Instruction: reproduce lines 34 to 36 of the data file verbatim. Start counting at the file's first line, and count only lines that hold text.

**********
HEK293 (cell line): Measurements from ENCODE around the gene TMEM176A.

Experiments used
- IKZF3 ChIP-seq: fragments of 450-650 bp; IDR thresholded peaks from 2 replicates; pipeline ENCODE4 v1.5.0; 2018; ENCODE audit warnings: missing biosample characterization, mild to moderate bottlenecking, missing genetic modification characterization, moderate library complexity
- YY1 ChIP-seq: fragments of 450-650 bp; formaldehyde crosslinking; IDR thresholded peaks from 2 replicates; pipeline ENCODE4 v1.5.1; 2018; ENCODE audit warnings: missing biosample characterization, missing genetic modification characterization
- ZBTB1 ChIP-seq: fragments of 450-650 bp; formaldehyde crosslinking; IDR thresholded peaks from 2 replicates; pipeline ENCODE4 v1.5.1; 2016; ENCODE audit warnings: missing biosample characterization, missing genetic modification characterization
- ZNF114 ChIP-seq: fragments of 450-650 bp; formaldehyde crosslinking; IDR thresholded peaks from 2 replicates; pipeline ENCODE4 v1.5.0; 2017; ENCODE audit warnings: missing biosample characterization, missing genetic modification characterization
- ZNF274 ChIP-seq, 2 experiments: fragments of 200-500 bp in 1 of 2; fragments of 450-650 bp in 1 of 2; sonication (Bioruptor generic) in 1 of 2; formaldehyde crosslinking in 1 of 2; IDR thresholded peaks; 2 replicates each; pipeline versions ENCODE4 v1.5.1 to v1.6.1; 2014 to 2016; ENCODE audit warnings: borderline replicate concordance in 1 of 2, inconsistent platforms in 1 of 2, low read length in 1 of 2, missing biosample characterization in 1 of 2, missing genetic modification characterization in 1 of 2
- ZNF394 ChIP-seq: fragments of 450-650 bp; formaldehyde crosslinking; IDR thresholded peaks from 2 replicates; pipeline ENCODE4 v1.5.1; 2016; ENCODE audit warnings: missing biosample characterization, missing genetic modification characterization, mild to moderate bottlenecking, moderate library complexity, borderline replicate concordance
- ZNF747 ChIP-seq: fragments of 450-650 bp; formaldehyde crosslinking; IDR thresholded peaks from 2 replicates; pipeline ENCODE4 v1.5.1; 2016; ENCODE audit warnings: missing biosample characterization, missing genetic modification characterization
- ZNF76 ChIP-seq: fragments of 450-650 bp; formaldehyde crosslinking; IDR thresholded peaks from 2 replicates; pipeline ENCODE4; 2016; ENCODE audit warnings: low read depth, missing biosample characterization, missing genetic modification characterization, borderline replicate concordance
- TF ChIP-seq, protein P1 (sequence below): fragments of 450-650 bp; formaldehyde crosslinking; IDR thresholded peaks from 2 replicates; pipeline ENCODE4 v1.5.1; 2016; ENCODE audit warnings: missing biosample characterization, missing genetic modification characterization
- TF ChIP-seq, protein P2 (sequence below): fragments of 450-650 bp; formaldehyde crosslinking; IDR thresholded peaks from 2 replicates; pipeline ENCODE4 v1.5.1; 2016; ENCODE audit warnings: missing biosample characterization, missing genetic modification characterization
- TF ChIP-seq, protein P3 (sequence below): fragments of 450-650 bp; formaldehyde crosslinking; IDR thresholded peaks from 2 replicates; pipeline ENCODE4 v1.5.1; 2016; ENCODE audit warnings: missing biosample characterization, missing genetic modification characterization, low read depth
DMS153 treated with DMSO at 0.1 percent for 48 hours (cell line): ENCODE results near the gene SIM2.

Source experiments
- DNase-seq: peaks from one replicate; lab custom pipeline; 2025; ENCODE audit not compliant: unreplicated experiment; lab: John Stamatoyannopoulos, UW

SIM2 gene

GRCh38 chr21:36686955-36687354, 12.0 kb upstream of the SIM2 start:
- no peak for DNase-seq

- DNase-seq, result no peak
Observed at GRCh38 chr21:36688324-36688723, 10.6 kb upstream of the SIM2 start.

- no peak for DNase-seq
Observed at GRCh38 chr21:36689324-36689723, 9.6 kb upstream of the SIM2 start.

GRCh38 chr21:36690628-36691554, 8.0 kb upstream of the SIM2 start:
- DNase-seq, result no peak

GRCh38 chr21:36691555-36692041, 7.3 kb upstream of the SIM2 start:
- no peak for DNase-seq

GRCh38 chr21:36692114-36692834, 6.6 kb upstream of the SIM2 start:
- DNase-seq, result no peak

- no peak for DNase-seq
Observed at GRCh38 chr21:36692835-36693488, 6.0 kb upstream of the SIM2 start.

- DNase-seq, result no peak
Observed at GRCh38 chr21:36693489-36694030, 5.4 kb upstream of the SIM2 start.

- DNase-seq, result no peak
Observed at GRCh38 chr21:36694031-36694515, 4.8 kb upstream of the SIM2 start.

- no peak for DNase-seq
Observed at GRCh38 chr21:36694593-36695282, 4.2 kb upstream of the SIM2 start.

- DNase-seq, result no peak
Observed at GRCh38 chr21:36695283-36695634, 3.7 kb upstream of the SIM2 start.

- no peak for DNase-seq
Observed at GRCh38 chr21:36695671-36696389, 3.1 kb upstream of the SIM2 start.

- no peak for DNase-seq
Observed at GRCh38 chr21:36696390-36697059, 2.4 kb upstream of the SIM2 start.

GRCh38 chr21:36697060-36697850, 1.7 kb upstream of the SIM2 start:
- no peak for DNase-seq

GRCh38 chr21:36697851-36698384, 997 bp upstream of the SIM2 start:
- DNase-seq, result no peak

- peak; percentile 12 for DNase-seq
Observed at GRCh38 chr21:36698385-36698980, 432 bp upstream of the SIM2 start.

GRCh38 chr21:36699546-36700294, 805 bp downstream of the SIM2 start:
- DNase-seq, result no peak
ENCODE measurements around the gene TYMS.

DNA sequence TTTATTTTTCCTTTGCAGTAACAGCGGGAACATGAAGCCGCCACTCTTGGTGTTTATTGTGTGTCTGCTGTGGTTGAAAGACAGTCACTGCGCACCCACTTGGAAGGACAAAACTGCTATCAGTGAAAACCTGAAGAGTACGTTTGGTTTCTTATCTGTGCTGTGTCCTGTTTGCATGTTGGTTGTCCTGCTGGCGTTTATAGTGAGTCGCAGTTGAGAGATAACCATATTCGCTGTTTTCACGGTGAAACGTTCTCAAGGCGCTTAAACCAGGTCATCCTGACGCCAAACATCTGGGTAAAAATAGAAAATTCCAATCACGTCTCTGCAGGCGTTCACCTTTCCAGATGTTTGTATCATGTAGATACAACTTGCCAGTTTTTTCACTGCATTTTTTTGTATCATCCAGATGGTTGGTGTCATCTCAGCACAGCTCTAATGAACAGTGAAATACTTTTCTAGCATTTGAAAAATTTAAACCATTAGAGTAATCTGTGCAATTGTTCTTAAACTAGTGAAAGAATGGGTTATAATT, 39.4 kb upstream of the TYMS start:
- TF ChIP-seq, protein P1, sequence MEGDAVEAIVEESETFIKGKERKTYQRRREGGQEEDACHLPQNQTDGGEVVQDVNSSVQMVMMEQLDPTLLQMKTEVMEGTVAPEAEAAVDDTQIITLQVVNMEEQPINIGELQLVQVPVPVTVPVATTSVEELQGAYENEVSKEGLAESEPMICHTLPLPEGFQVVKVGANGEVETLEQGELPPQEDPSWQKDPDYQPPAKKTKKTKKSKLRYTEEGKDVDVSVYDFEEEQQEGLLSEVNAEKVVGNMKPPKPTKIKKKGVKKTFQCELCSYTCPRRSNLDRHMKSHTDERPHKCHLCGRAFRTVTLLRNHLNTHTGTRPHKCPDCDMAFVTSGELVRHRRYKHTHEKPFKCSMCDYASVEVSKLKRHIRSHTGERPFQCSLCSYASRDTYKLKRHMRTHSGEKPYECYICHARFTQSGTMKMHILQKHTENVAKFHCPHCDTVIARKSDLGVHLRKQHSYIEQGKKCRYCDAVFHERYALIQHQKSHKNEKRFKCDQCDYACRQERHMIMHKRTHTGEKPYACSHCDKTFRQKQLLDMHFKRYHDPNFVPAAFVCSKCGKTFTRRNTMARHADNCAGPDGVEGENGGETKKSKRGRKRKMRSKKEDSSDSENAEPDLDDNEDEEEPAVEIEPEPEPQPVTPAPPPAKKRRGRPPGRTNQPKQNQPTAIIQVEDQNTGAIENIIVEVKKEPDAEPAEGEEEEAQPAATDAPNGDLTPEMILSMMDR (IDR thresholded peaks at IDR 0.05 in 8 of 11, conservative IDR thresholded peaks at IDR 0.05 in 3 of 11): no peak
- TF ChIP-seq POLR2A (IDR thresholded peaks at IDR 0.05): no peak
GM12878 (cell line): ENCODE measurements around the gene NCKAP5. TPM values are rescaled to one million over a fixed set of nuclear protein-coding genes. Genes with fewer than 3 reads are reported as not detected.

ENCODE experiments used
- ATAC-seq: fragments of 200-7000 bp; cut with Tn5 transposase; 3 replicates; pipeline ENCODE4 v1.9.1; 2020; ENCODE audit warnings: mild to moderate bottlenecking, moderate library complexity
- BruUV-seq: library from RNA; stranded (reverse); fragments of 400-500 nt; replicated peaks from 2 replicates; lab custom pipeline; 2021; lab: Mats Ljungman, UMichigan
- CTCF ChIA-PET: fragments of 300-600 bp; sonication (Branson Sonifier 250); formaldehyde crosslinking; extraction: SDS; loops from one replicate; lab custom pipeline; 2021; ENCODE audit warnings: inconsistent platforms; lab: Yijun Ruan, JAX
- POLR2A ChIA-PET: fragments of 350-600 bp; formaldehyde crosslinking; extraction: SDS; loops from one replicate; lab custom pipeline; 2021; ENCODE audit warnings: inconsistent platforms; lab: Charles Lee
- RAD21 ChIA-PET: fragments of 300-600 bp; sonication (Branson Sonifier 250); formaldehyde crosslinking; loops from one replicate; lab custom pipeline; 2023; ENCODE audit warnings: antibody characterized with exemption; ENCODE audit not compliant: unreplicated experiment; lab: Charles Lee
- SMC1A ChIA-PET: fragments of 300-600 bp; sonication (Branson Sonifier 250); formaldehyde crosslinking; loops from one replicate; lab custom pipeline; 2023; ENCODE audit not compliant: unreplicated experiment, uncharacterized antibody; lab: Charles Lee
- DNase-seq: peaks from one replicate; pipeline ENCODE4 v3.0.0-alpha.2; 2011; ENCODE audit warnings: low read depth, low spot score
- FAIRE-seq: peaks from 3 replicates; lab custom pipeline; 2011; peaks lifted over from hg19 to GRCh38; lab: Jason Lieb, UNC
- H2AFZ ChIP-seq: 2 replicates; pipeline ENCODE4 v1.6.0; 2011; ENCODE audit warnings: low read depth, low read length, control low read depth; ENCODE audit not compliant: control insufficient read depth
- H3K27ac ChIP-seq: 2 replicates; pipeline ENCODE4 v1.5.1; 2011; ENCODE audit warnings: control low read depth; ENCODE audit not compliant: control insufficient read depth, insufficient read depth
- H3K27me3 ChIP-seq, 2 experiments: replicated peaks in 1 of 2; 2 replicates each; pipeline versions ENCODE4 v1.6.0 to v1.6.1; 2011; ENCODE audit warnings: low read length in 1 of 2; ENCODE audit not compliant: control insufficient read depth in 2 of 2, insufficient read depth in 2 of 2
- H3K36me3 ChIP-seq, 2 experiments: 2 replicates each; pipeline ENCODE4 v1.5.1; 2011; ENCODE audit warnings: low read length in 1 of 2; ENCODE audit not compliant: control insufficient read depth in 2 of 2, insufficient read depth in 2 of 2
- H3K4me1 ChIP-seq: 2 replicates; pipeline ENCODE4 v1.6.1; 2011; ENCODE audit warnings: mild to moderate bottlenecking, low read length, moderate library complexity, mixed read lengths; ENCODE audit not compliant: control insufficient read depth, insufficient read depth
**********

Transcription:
- DNase-seq, result no peak
Observed at GRCh38 chr21:36694031-36694515, 4.8 kb upstream of the SIM2 start.

- no peak for DNase-seq